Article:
In AON: Communication, Conflict Resolution

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Drs. John and Julie Gottman are co-founders of the Gottman Institute, where they provide state-of-the-art marriage and mental health training to professionals. They also co-authored the book 10 Lessons to Transform Your Marriage, which we will reference today. Individually, Dr. John Gottman’s 40 years of research on marriage has earned him numerous awards, as well as being classified as one of the Top 10 Most Influential Therapists of the past quarter-century. He founded the renowned “Love Lab” at University of Washington, where much of his research has taken place.

Dr. Julie Schwartz Gottman is an expert advisor on marriage, sexual harassment and rape, domestic violence, and parenting, to name a few. She was named Washington State Psychologist of the Year, and co-created the immensely popular Art and Science of Love weekend workshops for couples. https://www.gottman.com/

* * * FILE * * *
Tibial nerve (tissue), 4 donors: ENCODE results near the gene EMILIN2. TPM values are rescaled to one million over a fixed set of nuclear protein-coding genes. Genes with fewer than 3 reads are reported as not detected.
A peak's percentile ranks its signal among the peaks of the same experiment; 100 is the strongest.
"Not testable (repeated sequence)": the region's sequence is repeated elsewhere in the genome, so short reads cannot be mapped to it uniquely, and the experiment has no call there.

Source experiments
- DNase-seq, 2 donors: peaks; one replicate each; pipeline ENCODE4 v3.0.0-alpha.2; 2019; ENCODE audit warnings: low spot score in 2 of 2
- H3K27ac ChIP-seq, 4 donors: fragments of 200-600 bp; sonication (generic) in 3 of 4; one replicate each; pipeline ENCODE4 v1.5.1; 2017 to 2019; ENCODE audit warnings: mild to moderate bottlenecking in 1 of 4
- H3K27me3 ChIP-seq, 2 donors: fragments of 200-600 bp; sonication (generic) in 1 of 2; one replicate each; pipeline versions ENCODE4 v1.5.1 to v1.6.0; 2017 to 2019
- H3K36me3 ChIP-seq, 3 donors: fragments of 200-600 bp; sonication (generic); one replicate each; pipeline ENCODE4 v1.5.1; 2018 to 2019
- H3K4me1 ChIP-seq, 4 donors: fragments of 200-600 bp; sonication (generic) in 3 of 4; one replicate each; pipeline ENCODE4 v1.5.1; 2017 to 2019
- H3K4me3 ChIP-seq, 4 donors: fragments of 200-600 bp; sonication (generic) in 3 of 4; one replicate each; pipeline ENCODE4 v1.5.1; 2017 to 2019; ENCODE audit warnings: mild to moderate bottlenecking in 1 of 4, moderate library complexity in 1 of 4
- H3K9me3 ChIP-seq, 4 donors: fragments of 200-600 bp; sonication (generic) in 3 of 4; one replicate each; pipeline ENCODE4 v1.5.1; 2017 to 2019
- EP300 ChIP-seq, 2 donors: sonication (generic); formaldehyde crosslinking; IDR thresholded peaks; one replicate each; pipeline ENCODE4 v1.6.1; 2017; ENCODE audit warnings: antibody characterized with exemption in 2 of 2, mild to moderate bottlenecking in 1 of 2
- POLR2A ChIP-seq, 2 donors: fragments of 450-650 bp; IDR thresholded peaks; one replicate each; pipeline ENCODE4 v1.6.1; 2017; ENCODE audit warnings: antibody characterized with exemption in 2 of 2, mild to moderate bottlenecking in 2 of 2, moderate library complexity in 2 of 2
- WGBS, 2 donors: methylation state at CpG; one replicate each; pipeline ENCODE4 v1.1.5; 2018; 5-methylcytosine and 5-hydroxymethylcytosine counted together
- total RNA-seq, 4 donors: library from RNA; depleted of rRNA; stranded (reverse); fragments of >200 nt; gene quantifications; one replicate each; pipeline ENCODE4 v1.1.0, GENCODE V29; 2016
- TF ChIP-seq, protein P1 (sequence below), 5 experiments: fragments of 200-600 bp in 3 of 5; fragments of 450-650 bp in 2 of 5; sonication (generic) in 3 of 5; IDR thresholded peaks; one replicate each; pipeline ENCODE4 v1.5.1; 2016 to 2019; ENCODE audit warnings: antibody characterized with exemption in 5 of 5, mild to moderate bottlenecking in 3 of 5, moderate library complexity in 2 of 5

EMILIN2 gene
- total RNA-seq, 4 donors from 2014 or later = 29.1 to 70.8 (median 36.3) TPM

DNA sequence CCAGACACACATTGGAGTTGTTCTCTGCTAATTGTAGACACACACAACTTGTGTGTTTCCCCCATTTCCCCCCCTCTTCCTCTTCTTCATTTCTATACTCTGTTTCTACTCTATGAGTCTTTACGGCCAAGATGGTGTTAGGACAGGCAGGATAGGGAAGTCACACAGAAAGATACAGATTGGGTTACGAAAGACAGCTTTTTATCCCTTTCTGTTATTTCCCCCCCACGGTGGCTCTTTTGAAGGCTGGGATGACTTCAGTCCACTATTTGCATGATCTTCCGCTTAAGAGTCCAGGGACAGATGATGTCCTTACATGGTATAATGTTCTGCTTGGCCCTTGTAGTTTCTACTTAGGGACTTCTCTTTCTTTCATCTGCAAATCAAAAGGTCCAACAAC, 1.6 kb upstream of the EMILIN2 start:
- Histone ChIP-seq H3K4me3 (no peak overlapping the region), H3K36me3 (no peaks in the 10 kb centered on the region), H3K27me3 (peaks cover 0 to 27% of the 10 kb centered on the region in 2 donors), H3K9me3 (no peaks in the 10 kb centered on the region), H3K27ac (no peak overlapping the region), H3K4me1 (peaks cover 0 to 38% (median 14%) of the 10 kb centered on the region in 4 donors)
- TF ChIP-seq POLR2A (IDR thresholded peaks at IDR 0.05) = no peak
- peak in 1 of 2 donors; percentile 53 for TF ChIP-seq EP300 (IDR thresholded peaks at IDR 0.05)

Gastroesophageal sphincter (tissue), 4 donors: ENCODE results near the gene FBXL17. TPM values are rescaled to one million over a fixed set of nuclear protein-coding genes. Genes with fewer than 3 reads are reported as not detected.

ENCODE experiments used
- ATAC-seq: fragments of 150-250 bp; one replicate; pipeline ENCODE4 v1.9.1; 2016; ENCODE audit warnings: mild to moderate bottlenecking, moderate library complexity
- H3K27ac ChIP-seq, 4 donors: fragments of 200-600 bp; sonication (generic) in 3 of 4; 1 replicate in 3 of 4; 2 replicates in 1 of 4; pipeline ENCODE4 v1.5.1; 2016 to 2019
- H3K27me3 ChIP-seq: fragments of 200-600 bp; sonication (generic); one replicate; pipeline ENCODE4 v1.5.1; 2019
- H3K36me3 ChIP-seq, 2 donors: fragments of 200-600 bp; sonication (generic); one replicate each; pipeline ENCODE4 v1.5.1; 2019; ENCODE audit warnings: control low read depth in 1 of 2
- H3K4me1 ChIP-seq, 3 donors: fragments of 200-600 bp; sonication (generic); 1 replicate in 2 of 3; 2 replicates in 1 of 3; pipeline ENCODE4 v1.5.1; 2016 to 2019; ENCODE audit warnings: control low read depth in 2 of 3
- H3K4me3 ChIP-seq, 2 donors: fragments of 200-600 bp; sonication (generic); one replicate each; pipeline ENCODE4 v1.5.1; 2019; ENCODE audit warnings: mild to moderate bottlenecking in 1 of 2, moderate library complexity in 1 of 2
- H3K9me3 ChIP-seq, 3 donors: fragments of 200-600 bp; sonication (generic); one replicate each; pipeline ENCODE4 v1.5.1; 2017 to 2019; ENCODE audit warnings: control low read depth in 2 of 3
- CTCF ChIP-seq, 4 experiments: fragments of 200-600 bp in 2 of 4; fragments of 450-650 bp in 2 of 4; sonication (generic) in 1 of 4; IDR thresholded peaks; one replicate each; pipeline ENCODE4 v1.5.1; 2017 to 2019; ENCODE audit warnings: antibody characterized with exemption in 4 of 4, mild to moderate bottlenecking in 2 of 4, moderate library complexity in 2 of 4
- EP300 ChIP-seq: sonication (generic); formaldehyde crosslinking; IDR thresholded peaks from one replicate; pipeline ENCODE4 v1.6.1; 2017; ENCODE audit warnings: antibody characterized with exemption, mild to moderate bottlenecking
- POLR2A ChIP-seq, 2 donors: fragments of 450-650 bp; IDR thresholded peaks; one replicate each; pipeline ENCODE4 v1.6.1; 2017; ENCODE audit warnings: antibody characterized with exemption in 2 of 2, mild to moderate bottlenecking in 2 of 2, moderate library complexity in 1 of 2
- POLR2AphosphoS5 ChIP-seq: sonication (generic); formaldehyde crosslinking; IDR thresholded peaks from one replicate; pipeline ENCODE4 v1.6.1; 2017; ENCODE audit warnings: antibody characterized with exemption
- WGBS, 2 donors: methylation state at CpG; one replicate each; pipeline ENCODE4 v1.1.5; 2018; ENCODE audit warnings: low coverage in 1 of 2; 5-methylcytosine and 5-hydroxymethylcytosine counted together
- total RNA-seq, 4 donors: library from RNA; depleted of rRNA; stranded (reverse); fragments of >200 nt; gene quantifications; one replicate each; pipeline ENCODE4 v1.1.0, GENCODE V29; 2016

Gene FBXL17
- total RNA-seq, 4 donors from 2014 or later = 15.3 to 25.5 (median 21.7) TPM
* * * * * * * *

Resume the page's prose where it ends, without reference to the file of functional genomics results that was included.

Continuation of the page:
“We are more aware of negative things that trigger our partner and more open to seeing from each other’s point of view. We learned how to listen to each other, relate to how the other is feeling, and understand what they are trying to communicate.”

Willie & Courtney Watkins – Premium Members

Inside the Lesson

In this episode, Drs. John and Julie Gottman—co-founders of the Gottman Institute and authors of 10 Lessons to Transform Your Marriage—unpack the two types of problems every couple faces: perpetual problems and solvable problems. Sixty-nine percent of married couples suffer from perpetual problems, which vary based on personality differences or lifestyle preference differences. These types of differences can create friction in a marriage, but smart couples, know how to avoid a gridlock and seek to have healthy conflict conversations by approaching these types of discussions with kindness, understanding, and compassion.

For military couples, conflict resolution can be particularly tricky. During deployment, military couples should talk on the phone as often as they can and have stress-reducing conversations—allow your spouse to talk about the stress while you simply listen and empathize. This will help your spouse feel less alone in dealing with the stress. Military members should avoid creating emotional distance by refusing to talk about what they have gone through and experienced. Instead, they should allow their spouses to enter into the pain. Only then can their marriage be intimate and life-giving.


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